"I went there because I wanted an environment conducive to learning that had a respect for religious liberty, but the only liberty they are interested in defending is theirs and people like them," Key said in a telephone interview with The Associated Press on Thursday.

Because the private university receives federal funds, it is required under the U.S. Higher Education Act to respect students' freedom of religion and expression.

The lawsuit also alleges Key was "fraudulently induced" to attend Regent. "Adam relied on Regent's many claims of religious liberty and speech" and the law school's American Bar Association accreditation, the lawsuit states.

Land Falling Out of Love With Thompson?

Not likely, but Richard Land's statements on Fred Thompson have suddenly become noticeably toned down: "Fred Thompson has yet to show the executive skills to be president based on his campaign so far, Richard Land, head of the Southern Baptist Convention's public policy wing, said today.'We are in the process of finding out. We'll see. We'll see,' said Land, president of the convention's Ethics & Religious Liberty Commission, during a question-and-answer session with reporters from USA Today and Gannett News Service ... 'He's a master retail campaigner,' Land said.'The one hole in his resume is that he's never run anything.'"

Perkins Lays Down the Line(s)

At a mid-day press conference called to discuss the Employment Non Discrimination Act about to come before the House, FRC’s Tony Perkins joined Bishop Harry Jackson, Rick Scarborough, and others to denounce the bill as a threat to religious liberty and as bad law generally. The strangest moment of the press conference was when an “ex-gay” spokesman gave his testimonial about having experienced workplace discrimination back when he was out and proud – and how he had gone to his boss’s boss and it was resolved (Confusion in the room – is that a good thing? should we applaud or not?) His point seemed to be that we shouldn’t make a law when people can take care of any workplace problems on their own – and oh, by the way, I am SO not homosexual any more. The reporters didn’t really care – after all, it’s not exactly a news flash that people like Perkins and Jackson are opposed to legal protections for gay people. The press corps wanted to talk presidential politics. Regarding the much-discussed threat by Religious Right leaders to form a third party if Giuliani is nominated, Perkins said that was a statement of principle, not a declaration of intent – BUT he insisted that the social conservative movement had drawn a line. Asked later what “lines” were uncrossable in the movement’s minds, Perkins said “life and marriage.”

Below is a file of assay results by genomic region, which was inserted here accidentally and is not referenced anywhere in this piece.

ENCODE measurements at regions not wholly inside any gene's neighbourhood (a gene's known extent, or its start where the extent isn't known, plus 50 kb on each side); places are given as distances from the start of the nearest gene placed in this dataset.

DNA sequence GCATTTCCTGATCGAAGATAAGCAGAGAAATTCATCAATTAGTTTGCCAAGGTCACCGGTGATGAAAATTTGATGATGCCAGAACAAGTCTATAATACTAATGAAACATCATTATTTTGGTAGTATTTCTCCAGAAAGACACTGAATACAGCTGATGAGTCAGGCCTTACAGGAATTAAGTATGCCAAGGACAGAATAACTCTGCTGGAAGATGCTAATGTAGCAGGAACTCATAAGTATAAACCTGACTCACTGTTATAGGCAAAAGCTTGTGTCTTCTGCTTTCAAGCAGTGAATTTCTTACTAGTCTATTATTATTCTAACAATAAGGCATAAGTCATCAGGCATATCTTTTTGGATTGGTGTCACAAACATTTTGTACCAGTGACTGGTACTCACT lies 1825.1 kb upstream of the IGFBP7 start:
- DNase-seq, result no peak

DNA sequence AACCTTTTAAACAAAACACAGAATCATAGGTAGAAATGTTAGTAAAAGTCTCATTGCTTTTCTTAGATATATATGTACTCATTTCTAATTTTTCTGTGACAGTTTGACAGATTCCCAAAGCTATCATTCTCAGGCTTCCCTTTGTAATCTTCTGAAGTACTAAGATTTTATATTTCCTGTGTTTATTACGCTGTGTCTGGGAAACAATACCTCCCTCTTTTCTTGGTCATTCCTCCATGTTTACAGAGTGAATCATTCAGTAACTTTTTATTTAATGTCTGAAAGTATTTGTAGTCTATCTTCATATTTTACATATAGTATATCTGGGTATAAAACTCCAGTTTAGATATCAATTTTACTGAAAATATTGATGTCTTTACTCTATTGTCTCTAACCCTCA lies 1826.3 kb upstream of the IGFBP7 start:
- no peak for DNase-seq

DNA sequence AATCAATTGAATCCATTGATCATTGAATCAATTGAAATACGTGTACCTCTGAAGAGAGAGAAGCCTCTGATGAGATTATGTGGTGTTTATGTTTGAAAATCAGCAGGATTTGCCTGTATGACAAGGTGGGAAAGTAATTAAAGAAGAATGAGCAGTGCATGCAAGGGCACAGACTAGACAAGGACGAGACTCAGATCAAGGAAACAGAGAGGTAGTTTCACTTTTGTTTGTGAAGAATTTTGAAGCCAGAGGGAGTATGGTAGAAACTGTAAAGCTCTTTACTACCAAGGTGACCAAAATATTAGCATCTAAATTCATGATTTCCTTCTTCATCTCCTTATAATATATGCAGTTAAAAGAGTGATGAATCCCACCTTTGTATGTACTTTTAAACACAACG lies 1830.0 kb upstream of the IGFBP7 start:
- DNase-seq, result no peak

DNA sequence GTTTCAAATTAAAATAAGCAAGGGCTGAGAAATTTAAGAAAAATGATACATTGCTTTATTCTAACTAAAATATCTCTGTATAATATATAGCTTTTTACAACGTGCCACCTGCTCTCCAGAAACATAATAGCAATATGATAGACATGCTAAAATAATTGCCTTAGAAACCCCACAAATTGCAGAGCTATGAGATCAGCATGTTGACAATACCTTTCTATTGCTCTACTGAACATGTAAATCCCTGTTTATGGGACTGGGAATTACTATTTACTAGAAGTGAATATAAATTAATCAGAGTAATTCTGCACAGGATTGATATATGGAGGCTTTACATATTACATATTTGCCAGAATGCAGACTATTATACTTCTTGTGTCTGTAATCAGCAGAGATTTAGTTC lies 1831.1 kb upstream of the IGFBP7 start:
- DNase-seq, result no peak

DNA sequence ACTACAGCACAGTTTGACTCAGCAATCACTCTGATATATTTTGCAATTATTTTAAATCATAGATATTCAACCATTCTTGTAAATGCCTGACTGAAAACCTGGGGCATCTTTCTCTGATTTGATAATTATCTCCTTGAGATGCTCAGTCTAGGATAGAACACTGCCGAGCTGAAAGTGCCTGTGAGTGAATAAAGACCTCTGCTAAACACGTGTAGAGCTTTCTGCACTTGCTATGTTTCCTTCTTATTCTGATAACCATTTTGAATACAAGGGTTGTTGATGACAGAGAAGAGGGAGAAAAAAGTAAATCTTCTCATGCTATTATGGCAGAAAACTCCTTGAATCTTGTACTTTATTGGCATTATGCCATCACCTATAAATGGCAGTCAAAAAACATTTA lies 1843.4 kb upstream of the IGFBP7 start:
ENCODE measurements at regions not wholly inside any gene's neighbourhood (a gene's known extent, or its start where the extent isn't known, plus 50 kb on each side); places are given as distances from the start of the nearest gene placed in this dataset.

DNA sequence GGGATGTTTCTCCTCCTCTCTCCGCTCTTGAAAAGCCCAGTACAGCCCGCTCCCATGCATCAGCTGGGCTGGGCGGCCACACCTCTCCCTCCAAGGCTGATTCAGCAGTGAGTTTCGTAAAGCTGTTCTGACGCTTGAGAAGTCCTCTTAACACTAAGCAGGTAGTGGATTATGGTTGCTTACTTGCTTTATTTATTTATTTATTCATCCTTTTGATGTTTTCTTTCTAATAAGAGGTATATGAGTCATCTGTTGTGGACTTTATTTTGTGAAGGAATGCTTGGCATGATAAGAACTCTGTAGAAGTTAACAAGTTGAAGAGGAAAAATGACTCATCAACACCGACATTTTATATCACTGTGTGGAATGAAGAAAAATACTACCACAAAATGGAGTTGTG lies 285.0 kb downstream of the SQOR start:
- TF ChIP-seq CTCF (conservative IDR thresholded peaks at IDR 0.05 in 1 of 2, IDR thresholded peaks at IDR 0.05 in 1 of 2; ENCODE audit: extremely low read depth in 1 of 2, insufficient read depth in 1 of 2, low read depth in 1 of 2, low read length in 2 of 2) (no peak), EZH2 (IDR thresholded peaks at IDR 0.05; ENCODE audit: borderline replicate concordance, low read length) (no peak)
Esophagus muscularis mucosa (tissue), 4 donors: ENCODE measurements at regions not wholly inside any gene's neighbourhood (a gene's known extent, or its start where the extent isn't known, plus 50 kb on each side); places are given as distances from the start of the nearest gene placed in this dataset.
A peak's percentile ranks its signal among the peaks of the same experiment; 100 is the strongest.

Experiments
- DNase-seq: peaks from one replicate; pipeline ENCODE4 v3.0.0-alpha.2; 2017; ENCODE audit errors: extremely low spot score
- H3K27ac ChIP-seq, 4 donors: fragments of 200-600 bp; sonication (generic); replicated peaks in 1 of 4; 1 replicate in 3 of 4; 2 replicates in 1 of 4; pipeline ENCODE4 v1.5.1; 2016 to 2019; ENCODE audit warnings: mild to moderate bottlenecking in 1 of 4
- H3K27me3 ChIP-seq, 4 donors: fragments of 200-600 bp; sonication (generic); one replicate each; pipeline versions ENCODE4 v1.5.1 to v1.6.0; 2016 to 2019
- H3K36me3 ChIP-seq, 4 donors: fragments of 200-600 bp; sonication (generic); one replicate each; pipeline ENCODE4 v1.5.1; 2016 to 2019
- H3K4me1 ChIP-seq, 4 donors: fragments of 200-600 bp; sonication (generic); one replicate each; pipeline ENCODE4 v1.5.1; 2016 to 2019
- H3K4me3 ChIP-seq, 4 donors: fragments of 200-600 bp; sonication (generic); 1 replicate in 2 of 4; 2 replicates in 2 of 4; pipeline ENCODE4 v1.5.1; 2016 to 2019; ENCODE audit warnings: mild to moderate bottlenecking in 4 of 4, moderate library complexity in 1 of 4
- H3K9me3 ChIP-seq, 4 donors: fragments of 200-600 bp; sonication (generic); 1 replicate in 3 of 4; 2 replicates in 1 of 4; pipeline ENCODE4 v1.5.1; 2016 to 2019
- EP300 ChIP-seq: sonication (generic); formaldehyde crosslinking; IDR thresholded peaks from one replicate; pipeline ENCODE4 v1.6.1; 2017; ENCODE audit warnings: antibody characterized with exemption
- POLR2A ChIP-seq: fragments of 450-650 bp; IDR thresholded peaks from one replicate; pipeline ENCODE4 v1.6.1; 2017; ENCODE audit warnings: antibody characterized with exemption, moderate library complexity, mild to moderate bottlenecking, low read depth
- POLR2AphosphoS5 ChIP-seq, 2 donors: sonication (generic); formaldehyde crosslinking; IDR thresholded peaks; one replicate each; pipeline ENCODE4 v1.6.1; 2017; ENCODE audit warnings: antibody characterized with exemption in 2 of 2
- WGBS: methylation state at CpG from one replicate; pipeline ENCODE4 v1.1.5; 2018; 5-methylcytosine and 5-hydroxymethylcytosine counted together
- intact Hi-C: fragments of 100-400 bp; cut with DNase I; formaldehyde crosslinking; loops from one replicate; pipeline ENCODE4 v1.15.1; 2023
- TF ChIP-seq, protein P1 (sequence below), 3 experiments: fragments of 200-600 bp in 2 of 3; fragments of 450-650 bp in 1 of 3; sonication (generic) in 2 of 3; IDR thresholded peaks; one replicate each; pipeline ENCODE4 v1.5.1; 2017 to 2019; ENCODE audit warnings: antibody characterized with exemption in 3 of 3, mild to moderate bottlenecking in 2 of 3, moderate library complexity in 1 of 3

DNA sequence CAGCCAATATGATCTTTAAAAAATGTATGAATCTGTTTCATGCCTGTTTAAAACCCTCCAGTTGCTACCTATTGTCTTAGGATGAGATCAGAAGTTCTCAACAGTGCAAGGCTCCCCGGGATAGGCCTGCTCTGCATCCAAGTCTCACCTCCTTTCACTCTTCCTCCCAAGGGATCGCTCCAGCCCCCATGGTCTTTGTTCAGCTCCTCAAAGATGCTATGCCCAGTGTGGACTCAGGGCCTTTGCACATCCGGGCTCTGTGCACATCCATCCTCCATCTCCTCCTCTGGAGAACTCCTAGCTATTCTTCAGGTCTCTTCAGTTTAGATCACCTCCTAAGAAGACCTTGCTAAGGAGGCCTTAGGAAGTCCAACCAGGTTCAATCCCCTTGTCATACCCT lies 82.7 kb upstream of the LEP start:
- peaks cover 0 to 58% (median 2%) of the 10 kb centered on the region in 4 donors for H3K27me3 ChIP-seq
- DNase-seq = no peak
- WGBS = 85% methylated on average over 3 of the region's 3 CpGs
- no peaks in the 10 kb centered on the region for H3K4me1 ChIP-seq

Religious Right Rally against Marriage Equality in Florida

Just days after the Religious Right’s B-team gathered in Fort Lauderdale, Florida to question Republican candidates for president (including the ones who didn’t show up), a number of more prominent right-wing figures are convening in Tampa for the Family Impact Summit, sponsored by the Focus on the Family-affiliated Florida Family Policy Council, the Tampa-based Community Issues Council, the Family Research Council, and the Salem radio network.

Advertised topics range from “Christian Citizenship” to “Homosexual Agenda,” but the focus will no doubt be on the 2008 election, and in particular, the effort by Florida’s Right to put a constitutional amendment to ban same-sex marriage on the ballot—even though gays are already prohibited from marrying by statute.

Below is some background on the featured speakers, from Tony Perkins and Richard Land to Katherine Harris and Ken Blackwell.

Tony Perkins

Tony Perkins is president of the Family Research Council, considered the leading religious-right think tank in Washington, DC. Before coming to FRC, Perkins was a state legislator in Louisiana, and as a campaign manager for a Republican candidate, he reportedly bought David Duke’s e-mail list.

Under Perkins’s leadership, FRC, along with Focus on the Family, put together several “simulcasts” of political rallies held in churches, including three “Justice Sunday” events in 2005-2006—“Stopping the Filibuster Against People of Faith,” ”God Save the United States and this Honorable Court,” and “Proclaim Liberty Throughout the Land”—featuring religious-right luminaries such as James Dobson, Jerry Falwell, and Phyllis Schlafly, along with politicians like Rick Santorum and then-Senate Majority Leader Bill Frist, arguing that opposition to Bush’s extreme judicial nominees constituted an assault on their faith or Christianity itself. A fourth event just before the 2006 elections, “Liberty Sunday,” promoted the idea that gays and their “agenda” were out to destroy religious freedom.